All of Nayar’s new works still begin with studio constructions, where abstract planes, arcs, geometries, and lines are gathered into dense formal agglomerations made from painted wood and metal. Many of these sculptures are vertically oriented (the forms building up or tumbling down), and several step back to include narrow slices of the stairs and walls of the surrounding studio, creating views with more spatial depth. During the construction process, Nayar has made multiple exposures, some capturing the work in different phases of development, while others see it from alternate vantage points and angles. She then composites these together digitally, creating images that both multiply the formal properties of the sculpture and collapse the discrete layers into one multivalent moment.

As seen in her black and white compositions, this overlapping leads to all over movement, where transparent shapes interact with each other and contrasts of dark and light (along with shadow) activate the static sculptures. This approach immediately recalls the multiplicities of Cubism, and also introduces the variable of time, as the step-wise variants create interleaved before/after relationships. Mostly, these composites feel thicker and denser, with geometries stacked on top of each other and crowded together with improvisational energy, like ghostly overlays or fading memories.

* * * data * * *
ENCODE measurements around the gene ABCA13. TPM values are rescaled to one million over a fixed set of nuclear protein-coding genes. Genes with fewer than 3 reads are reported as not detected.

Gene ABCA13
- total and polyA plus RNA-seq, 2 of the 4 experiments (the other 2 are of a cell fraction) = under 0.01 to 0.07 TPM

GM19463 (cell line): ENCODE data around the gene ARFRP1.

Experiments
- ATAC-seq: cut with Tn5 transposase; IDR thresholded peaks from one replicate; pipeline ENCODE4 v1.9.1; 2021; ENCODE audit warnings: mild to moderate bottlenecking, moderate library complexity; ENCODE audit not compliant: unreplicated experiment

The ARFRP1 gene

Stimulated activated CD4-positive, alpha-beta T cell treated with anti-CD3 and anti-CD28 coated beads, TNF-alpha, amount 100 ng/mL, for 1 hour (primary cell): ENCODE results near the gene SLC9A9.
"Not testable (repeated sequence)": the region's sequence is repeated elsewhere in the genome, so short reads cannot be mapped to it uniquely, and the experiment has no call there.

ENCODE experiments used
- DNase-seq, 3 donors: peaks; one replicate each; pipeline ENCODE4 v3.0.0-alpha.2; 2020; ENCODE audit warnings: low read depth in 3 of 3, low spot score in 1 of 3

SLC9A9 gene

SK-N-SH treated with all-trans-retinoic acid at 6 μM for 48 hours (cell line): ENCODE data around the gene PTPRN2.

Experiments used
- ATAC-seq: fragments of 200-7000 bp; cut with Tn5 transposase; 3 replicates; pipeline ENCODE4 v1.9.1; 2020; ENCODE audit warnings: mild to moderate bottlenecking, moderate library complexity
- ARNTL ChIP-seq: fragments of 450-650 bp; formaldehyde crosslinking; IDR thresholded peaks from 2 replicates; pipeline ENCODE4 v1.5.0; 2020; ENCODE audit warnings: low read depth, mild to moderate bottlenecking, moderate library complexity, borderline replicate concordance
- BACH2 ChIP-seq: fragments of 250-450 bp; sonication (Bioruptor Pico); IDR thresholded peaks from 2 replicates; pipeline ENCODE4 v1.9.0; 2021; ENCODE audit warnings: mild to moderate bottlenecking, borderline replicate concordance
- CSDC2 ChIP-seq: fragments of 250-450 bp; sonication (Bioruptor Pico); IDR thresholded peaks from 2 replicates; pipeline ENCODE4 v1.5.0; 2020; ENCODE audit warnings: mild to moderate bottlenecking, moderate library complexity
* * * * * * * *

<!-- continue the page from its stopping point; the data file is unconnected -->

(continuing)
When Nayar brings color into the equation, she doesn’t do it by simply making colored sculptures and photographing them in color. Instead, she starts with sculptures executed in monochrome tonalities and photographed in black and white, but then employs three color separations to build up her colors additively (not unlike the process involved in some of Jessica Eaton’s work.) Depending on how she uses multiple exposures and how she allows the separations to misregister and misalign, the colors can range from saturated and flared to soft and misty, with edge areas fanning out into mismatched combinations.